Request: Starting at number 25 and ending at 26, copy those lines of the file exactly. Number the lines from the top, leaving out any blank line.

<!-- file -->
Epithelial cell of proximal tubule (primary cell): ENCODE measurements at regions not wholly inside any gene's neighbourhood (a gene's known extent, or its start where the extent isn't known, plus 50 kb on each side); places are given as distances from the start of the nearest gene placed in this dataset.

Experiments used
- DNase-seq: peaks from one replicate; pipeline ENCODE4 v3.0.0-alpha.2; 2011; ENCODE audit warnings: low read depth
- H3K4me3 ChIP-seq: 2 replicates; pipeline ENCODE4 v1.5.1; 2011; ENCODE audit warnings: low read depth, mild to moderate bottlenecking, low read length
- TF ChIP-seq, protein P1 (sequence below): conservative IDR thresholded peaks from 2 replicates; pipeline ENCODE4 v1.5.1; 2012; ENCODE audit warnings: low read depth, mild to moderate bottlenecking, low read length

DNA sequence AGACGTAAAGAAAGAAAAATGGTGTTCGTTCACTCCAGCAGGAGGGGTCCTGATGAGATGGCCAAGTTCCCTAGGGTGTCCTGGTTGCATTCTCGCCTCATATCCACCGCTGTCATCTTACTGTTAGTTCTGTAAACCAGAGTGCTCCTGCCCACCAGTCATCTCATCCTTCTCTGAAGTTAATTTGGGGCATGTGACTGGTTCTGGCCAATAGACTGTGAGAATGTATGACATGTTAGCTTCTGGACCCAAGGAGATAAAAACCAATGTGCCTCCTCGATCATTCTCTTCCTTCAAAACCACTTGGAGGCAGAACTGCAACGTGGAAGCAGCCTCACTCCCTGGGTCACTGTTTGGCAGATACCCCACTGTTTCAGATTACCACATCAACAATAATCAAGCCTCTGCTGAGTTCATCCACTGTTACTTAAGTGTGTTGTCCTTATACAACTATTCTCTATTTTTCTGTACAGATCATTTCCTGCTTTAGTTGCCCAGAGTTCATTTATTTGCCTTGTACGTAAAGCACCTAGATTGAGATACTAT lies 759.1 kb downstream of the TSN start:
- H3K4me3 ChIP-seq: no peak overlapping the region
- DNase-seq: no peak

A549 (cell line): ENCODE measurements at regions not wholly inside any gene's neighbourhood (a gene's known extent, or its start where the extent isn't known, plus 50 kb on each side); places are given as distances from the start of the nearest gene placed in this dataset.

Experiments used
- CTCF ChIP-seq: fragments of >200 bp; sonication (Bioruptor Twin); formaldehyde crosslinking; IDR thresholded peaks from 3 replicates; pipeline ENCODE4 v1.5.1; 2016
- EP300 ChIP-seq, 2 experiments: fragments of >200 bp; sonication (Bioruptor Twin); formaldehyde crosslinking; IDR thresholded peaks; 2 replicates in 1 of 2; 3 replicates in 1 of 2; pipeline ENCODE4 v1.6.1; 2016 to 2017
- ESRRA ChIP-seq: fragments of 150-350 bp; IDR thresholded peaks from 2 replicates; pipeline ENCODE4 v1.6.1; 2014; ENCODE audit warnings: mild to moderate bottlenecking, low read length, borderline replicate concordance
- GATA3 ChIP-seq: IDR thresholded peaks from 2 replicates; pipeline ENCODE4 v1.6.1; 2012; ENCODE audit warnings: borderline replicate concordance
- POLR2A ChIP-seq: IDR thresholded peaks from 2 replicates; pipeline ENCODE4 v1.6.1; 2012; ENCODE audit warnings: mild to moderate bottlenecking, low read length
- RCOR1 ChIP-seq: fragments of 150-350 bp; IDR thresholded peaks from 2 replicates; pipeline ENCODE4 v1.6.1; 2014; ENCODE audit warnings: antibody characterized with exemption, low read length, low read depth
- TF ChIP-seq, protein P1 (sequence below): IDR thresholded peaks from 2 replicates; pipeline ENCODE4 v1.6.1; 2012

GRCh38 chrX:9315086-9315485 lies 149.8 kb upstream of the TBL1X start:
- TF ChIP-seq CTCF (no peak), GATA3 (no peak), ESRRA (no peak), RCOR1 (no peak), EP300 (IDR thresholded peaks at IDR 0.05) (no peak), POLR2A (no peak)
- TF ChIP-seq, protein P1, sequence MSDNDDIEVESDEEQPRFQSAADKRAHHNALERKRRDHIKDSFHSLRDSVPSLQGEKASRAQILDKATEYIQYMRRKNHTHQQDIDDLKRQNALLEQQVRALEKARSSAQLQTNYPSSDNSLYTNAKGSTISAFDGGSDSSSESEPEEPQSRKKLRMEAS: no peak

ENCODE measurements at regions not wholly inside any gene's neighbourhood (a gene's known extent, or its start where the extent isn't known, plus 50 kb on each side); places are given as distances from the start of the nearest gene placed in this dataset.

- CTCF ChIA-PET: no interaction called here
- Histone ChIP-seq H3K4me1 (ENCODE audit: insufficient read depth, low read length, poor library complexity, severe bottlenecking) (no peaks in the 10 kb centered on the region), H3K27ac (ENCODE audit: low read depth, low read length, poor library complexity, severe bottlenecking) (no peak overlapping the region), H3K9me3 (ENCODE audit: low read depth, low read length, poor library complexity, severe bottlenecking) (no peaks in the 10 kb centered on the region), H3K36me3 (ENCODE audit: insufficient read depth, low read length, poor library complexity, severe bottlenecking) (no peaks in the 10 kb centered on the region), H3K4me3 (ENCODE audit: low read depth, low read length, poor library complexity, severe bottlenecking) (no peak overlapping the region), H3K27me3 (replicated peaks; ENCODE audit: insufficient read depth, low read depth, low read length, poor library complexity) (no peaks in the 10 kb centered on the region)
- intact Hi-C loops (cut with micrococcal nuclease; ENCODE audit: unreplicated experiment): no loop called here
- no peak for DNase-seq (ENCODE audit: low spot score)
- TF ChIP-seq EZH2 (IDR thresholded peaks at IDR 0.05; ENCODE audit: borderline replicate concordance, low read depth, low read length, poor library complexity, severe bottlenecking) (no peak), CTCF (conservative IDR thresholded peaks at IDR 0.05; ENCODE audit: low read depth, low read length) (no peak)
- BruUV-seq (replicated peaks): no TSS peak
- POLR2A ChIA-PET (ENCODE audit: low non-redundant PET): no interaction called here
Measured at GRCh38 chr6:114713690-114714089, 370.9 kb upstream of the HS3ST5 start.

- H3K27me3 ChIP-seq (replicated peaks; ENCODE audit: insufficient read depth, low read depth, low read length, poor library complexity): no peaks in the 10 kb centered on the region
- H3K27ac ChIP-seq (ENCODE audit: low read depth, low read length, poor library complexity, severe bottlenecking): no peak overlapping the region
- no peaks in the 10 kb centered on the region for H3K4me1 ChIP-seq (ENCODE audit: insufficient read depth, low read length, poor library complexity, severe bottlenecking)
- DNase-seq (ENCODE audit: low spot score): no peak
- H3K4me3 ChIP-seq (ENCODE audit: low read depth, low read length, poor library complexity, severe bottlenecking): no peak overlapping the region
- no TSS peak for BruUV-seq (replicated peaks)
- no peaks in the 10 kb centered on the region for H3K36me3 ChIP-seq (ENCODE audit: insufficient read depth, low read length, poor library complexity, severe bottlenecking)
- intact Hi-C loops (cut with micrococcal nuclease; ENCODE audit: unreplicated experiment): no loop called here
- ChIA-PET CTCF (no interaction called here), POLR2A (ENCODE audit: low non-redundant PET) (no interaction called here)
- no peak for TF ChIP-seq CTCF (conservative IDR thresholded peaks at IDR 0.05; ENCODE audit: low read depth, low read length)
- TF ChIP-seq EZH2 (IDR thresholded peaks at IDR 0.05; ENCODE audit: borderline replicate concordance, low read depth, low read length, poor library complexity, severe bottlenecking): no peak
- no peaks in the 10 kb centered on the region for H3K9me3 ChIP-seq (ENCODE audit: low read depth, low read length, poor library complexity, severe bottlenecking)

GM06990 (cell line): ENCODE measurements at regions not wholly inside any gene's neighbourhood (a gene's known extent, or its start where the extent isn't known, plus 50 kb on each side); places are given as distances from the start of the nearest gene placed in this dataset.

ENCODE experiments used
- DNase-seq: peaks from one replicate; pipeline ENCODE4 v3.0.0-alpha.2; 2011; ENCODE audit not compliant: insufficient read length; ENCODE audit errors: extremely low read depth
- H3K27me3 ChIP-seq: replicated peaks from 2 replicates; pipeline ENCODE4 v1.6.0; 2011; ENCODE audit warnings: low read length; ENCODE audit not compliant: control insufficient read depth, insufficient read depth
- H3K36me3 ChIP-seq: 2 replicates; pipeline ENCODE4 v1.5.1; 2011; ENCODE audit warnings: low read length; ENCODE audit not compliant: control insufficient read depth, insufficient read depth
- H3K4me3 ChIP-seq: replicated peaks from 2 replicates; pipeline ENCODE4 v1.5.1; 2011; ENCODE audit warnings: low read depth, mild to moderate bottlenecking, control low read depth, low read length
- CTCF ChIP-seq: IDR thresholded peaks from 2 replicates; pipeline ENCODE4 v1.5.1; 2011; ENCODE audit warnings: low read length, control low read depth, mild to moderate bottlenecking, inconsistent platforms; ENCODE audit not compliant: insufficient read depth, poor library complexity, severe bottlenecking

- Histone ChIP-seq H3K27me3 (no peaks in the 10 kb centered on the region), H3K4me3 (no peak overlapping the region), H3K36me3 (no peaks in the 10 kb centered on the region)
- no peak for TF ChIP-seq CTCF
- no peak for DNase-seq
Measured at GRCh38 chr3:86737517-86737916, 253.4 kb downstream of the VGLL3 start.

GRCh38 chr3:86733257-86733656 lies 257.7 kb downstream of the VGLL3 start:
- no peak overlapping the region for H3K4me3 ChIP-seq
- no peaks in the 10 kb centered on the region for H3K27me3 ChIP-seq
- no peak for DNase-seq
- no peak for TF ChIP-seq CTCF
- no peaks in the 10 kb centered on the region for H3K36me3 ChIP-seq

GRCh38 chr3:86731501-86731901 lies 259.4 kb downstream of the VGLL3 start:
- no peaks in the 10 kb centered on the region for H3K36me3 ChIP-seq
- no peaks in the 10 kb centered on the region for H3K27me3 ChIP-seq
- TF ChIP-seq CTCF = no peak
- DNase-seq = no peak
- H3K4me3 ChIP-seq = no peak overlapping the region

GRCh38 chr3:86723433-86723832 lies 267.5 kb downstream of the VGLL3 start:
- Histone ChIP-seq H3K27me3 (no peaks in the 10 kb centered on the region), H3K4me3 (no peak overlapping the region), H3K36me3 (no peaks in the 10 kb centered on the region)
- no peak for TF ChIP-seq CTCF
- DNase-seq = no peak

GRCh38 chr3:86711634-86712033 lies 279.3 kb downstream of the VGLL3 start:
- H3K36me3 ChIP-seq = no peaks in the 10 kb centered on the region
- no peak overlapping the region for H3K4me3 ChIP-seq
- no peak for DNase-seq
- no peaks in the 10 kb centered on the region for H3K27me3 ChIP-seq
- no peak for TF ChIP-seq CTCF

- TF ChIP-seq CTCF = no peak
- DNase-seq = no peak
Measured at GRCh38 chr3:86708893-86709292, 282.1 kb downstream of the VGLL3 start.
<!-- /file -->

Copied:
- no peak for DNase-seq (ENCODE audit: low spot score)
- TF ChIP-seq EZH2 (IDR thresholded peaks at IDR 0.05; ENCODE audit: borderline replicate concordance, low read depth, low read length, poor library complexity, severe bottlenecking) (no peak), CTCF (conservative IDR thresholded peaks at IDR 0.05; ENCODE audit: low read depth, low read length) (no peak)